Lighting the way



Canaveral tower has guided seafarers for more than two centuries

Canaveral Lighthouse Museum

Visitors to the Canaveral Lighthouse Museum will find displays from the lighthouse’s nearly 180 years of history, including the uniform once worn by lightkeepers. FRED MAYS

The Cape Canaveral Lighthouse is one of the oldest lights on the Florida coast. The original structure was built in 1848 and stood 65 feet tall. It was abandoned a year later during a Seminole Indian uprising. When the threat passed, the blinking white light was put back in operation until the Civil War, when it was ordered darkened by the Confederate government.

In 1868, a 151-foot tower was built out of cast iron and bricks and is the same black and white striped tower that stands today, but in a different location. Because of erosion concerns, the tower was painstakingly disassembled in the late 1880s and moved inland, by a mule-drawn rail system, over a mile to its current location. It was relighted in 1894.

There are 179 steps on a twisting interior stairwell that leads to the top where visitors can get a closeup view of the light and a panoramic view of the Space Coast. 

The light was originally fueled with oil, then kerosene, and finally converted to electricity in 1931. The light emits a signature dual flash every 20 seconds, visible as much as 18 miles out at sea.

Today, even in this age of GPS and satellite navigation, the tower still serves as an aid to navigation through the treacherous shoals of the Port Canaveral Inlet. The tower is maintained and operated by the U.S. Coast Guard, and is on the Cape Canaveral Space Force Base, not far from the rocket launch complex. Access is controlled by the 45th Space Wing at Patrick Air Force Base. 

The operation of the light is automated and no longer manned by lightkeepers. 

The tower is supported by the Cape Canaveral Lighthouse Foundation, which raised funds to restore and convert the old lightkeeper home into a museum. The museum is open for tours, but the lighthouse and museum are on the Cape Canaveral Space Force Base, which is currently not permitting non-U.S. residents to come onto its property. The museum features historical items and educational displays that detail the history of the light and lightkeepers. The foundation hopes to build two other cottages at the site, to replicate the homes of assistant lightkeepers. Information about the foundation can be found at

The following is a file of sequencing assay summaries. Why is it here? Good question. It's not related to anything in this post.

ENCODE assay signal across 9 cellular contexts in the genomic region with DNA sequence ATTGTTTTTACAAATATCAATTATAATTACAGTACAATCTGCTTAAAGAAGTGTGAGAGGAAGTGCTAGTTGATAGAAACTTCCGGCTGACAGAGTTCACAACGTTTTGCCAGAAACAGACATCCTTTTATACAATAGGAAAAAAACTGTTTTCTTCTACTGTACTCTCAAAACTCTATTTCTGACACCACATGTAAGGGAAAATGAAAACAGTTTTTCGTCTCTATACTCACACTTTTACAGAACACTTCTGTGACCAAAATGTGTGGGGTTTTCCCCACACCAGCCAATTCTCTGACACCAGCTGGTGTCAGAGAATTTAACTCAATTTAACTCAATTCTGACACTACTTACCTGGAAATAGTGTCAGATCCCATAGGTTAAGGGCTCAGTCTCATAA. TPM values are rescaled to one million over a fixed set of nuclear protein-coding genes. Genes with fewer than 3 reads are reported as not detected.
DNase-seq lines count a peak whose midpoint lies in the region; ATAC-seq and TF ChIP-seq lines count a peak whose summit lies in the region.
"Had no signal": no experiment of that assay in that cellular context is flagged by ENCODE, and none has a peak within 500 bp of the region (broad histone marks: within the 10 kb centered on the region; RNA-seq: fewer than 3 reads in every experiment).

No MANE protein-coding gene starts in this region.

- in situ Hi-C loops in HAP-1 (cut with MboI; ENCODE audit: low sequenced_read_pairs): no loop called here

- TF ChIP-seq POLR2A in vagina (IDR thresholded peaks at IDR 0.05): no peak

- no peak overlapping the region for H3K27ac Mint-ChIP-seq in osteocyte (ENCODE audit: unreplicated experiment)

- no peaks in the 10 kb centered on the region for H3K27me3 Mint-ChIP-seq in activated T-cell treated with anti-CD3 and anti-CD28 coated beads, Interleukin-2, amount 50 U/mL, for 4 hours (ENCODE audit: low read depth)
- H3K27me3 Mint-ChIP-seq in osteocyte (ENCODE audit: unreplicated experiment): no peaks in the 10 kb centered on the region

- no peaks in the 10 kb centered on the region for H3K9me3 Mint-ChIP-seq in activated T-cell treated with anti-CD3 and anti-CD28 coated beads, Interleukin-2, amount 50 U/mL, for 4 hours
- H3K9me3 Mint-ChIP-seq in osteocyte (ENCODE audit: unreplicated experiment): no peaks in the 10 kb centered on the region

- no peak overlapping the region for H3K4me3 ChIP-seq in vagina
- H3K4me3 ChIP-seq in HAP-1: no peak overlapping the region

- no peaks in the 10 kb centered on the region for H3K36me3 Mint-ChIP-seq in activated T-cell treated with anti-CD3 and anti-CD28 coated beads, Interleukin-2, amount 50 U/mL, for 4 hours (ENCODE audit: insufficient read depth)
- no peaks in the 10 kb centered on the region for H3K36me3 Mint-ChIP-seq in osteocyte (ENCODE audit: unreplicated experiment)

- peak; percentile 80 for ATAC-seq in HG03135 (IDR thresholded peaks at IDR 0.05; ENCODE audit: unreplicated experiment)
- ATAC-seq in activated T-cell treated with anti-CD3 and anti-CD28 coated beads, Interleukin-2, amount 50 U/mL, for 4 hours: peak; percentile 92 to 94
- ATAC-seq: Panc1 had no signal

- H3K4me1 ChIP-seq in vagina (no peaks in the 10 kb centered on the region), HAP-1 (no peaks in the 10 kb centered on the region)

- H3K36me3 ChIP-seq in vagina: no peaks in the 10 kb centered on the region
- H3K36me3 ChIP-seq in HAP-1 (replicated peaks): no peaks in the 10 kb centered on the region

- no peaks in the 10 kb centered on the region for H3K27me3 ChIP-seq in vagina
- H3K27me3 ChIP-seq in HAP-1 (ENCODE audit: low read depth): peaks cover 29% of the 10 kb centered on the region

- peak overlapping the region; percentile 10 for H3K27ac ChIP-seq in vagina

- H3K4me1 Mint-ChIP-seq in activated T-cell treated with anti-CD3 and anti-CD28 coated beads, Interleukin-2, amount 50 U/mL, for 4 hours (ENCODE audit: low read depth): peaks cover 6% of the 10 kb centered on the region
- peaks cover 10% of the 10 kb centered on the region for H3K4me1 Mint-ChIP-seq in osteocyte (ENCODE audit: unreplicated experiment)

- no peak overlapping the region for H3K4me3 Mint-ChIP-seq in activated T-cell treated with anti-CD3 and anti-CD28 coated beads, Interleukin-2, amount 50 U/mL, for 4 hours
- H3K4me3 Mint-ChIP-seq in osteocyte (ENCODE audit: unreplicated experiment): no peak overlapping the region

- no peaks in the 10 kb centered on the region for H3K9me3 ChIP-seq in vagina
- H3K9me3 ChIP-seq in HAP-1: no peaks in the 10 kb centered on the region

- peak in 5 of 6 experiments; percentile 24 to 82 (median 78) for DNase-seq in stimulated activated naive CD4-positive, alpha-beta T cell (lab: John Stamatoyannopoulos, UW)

Lighthouse museum

The Canaveral Lighthouse sits on land that is part of the Cape Canaveral Space Force base. The other building is the restored lightkeeper house, which now is home to the lighthouse museum. FRED MAYS


Cape Canaveral Lighthouse

Location: Canaveral Space Force Base; tour pickup location: 

670 Nisbet Drive, Cape Canaveral

Admission: $57.95 for adults, $47.95 

for teenagers and $39.95 for children

Tours: Must be made two days in advance and can be booked online 


 or by calling 321.307.2900


See original article in print publication

Fred Mays

Fred Mays is a freelance writer and photographer who resides in Satellite Beach. He is a retired television journalist, and active on media issues with the Brevard Indian River Lagoon Coalition. His blog is